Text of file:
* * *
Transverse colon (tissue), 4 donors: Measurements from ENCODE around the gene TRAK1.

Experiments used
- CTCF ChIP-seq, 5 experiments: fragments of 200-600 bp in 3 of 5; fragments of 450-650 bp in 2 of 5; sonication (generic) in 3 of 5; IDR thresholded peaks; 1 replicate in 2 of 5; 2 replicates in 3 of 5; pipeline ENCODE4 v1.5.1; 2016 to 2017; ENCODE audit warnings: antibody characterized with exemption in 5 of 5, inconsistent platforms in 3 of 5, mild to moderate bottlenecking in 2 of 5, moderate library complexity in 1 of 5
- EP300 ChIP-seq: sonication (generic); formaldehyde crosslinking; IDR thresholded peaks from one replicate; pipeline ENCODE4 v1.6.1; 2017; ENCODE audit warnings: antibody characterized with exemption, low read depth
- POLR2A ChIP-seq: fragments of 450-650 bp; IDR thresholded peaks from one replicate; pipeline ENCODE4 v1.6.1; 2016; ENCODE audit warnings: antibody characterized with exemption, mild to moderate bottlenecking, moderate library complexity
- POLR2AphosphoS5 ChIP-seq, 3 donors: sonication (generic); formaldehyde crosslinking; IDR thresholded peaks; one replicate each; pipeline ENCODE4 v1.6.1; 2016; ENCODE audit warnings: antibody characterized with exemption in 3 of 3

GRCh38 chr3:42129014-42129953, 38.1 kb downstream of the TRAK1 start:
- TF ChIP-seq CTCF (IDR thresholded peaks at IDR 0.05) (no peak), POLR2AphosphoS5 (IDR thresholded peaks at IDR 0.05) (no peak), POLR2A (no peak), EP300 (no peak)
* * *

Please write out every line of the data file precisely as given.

Transverse colon (tissue), 4 donors: Measurements from ENCODE around the gene TRAK1.

Experiments used
- CTCF ChIP-seq, 5 experiments: fragments of 200-600 bp in 3 of 5; fragments of 450-650 bp in 2 of 5; sonication (generic) in 3 of 5; IDR thresholded peaks; 1 replicate in 2 of 5; 2 replicates in 3 of 5; pipeline ENCODE4 v1.5.1; 2016 to 2017; ENCODE audit warnings: antibody characterized with exemption in 5 of 5, inconsistent platforms in 3 of 5, mild to moderate bottlenecking in 2 of 5, moderate library complexity in 1 of 5
- EP300 ChIP-seq: sonication (generic); formaldehyde crosslinking; IDR thresholded peaks from one replicate; pipeline ENCODE4 v1.6.1; 2017; ENCODE audit warnings: antibody characterized with exemption, low read depth
- POLR2A ChIP-seq: fragments of 450-650 bp; IDR thresholded peaks from one replicate; pipeline ENCODE4 v1.6.1; 2016; ENCODE audit warnings: antibody characterized with exemption, mild to moderate bottlenecking, moderate library complexity
- POLR2AphosphoS5 ChIP-seq, 3 donors: sonication (generic); formaldehyde crosslinking; IDR thresholded peaks; one replicate each; pipeline ENCODE4 v1.6.1; 2016; ENCODE audit warnings: antibody characterized with exemption in 3 of 3

GRCh38 chr3:42129014-42129953, 38.1 kb downstream of the TRAK1 start:
- TF ChIP-seq CTCF (IDR thresholded peaks at IDR 0.05) (no peak), POLR2AphosphoS5 (IDR thresholded peaks at IDR 0.05) (no peak), POLR2A (no peak), EP300 (no peak)